Secretary of State Rex Tillerson said it is up to Palestinian and Israeli negotiators to determine Jerusalem's ultimate status despite the Trump administration's decision this week to recognize the city as Israel's capital and move the U.S. embassy there.
Tillerson, who joined an international meeting to shore up support for Lebanon, spoke amid ongoing clashes and protests following President Donald Trump's statement.
Tillerson told reporters the move, likely to take months, does not change the city's disputed status.
"The president indicated in his statement that his decision to recognize Jerusalem as the capital of Israel and his direction to the State Department to begin the process of moving the embassy did not indicate any final status for Jerusalem," he said. "And I think he was very clear that the final status of Jerusalem — including the borders — would be left to the parties to negotiate and decide."
French Foreign Minister Jean Yves Le Drian suggested in a radio interview that Washington's decision on Jerusalem leaves it sidelined in Middle East peace negotiations, although the European Union's foreign envoy said the United States remains a key player.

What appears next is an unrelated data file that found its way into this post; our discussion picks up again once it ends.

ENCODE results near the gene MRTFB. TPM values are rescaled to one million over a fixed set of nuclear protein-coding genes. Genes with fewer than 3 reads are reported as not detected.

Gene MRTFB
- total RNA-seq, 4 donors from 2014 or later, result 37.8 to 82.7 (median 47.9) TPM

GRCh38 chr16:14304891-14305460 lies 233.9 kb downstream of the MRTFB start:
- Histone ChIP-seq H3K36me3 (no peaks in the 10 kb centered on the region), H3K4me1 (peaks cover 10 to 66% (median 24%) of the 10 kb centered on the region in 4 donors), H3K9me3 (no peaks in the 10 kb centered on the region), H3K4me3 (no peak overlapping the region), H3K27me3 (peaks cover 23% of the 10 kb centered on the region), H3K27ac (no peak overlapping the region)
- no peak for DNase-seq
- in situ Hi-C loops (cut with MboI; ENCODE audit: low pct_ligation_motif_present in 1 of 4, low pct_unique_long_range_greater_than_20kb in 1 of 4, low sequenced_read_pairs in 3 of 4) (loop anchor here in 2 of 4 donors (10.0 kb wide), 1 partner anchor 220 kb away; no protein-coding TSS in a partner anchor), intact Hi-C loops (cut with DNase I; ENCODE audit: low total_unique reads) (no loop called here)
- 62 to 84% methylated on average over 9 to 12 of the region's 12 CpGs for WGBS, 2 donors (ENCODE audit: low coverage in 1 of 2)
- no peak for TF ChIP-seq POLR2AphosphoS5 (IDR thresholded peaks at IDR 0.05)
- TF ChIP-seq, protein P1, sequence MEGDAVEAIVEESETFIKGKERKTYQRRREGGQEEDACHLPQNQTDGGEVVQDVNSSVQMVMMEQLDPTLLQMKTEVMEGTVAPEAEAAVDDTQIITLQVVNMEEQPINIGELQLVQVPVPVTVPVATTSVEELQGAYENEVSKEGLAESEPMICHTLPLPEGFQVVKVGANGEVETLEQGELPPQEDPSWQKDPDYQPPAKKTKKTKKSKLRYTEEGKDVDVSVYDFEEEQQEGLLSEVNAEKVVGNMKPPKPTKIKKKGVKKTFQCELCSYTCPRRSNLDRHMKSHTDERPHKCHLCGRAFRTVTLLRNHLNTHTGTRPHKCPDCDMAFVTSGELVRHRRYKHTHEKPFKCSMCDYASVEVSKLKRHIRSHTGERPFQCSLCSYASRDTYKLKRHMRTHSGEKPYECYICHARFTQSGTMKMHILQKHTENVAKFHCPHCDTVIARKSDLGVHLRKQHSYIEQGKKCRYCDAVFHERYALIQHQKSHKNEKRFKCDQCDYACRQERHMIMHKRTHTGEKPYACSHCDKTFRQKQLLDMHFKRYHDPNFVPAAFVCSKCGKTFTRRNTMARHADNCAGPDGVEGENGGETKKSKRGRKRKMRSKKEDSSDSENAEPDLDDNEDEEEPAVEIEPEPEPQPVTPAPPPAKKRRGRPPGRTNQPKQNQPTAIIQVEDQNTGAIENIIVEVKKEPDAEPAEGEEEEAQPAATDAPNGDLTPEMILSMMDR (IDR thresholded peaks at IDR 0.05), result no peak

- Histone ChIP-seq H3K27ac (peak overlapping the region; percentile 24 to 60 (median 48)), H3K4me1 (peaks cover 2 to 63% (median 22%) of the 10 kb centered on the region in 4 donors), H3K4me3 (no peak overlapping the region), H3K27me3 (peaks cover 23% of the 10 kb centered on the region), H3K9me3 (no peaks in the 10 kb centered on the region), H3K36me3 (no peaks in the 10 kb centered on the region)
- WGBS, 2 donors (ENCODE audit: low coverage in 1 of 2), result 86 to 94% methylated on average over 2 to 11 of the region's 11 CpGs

Concern over the Trump administration's Jerusalem move colored discussions among international envoys in Paris, even though the topic of Friday's meeting was actually Lebanon.
French President Emmanuel Macron called for an end to foreign meddling in Lebanon, where Iran and Saudi Arabia have vied for influence. He also warned against further instability in the region following the U.S. announcement on Jerusalem.
For his part, Lebanese Prime Minister Saad Hariri appealed for more international support so his country can cope with a flood of Syrian refugees. There now are plans for another international conference on that topic in Brussels.
On another front, Tillerson called on Saudi Arabia to be more measured toward Yemen. He reiterated appeals for the Saudis to end a blockade preventing food deliveries to the war-torn country, which is threatened with famine.